When drawing up this list, I would have never thought that I would include it. This huge stadium, located in a wide open area, was built for the 2015 European Games. Everything had gone smoothly until a security guard came up to me (while I was walking down the bridge adjoining the stadium) and told me, he’d received a radio dispatch about a guy photographing the stadium from the bridge. Having produced the evidence of my ‘innocence’, I finally dared to ask him a question: ‘Why isn’t it allowed to photograph this stadium?’ I can move farther and take as much photos as I wish.” And his answer was really a ‘stroke of genius’: “Well, it’s far from there, and here it’s close – so what if you capture something that shouldn’t be photographed?” It was a good argument, so I silently left.

Parking lot

Take a look at this view of Fountains Square, Baku’s ‘tourist artery’.

*a photo of Fountains Square from above*

And now forget it. Almost a year has passed since introduction of a ban on taking photos from the parking lot. Unlike the bus terminal, where they feared that I would photograph the object itself, this ban doesn’t make any sense, because I was going to take photos of one of the most ‘photographed’ localities in Baku. A guy of around 18 approached me and said that it was forbidden to take photos there, but if I objected, we would go to the administrator’s office. I decided not to risk it, but in the end I asked a question that caused bewilderment: ‘If I turn on the car dash cam and drive through all the floors of the parking lot, who is going to stop me?’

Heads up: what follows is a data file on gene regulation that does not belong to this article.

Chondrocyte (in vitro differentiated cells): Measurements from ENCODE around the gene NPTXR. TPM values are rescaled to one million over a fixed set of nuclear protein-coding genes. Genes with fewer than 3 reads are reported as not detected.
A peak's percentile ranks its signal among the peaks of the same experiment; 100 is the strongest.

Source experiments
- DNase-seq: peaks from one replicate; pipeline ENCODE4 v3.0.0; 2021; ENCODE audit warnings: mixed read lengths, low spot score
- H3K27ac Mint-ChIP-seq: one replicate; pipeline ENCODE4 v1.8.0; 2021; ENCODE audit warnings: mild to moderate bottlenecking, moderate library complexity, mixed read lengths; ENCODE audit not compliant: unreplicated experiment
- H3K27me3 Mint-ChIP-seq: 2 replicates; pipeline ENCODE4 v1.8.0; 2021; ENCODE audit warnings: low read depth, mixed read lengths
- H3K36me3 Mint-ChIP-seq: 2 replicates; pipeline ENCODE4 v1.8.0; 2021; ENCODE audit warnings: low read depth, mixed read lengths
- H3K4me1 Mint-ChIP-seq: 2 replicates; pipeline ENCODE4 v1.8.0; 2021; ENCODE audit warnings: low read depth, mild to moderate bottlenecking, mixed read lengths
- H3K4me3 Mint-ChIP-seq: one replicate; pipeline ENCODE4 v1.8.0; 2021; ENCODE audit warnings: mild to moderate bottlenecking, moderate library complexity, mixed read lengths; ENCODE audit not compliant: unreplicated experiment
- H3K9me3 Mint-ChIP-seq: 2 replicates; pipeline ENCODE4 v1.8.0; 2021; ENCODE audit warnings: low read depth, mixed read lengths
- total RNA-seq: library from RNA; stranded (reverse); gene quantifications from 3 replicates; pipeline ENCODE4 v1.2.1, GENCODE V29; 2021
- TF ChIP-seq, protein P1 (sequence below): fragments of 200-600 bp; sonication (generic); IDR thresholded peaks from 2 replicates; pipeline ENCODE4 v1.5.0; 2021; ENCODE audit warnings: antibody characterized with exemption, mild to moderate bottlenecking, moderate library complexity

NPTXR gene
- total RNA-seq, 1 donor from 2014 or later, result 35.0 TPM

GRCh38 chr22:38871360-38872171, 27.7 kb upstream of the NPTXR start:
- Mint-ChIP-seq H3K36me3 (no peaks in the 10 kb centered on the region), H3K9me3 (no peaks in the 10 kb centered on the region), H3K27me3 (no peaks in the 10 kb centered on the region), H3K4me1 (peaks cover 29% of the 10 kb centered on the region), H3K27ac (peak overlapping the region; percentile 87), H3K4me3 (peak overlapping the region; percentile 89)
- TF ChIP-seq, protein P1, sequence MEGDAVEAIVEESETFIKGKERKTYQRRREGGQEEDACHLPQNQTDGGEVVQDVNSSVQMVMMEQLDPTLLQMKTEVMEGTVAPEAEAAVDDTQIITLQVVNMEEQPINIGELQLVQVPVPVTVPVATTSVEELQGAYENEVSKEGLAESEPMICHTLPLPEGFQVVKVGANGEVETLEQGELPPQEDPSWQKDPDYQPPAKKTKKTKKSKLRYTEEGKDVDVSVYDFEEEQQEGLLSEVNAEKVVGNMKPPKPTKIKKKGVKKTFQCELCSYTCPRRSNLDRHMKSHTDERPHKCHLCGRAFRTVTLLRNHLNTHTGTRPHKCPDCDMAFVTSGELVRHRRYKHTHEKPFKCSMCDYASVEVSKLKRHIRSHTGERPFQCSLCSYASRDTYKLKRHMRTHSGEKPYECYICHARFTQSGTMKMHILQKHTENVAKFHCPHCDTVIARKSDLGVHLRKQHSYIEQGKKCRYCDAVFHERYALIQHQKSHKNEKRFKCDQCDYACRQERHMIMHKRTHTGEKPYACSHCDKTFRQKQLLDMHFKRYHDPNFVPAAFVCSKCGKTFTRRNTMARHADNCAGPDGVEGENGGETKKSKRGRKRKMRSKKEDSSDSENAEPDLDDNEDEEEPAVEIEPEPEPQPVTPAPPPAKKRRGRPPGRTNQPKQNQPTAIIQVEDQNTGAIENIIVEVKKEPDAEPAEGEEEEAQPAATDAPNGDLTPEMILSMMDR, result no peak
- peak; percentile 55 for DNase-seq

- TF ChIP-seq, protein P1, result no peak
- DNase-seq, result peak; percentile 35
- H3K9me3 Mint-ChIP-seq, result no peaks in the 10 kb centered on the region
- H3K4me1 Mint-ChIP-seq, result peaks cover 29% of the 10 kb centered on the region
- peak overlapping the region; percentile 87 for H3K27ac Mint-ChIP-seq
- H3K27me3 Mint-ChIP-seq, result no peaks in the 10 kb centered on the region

People

Photographing people in Baku is the hardest task. Random passers-by, who are on their way, hurrying about their business, are as afraid of the camera as ‘the demon fears the cross’. It’s not that they all of a sudden have realized the value of their personal space, but they are afraid, just in case, that ‘something may come out wrong’. People have become overly suspicious. Young ladies believe that getting captured in someone’s photo in the street is an indelible blemish on one’s reputation. What if they ‘Photoshop’ your image (for many, this word implies attaching your head using Photoshop to some ugly pornography). Therefore, ‘street photography’ is less developed in Baku, and it’s limited from a geographic point of view – it’s only at the very heart of the city where people with cameras are a common sight.

This ban is reflected in the law and is quite logical. Nevertheless, the enthusiasm with which people use their right not to pose for a photographer, sometimes plunges the latter into depression.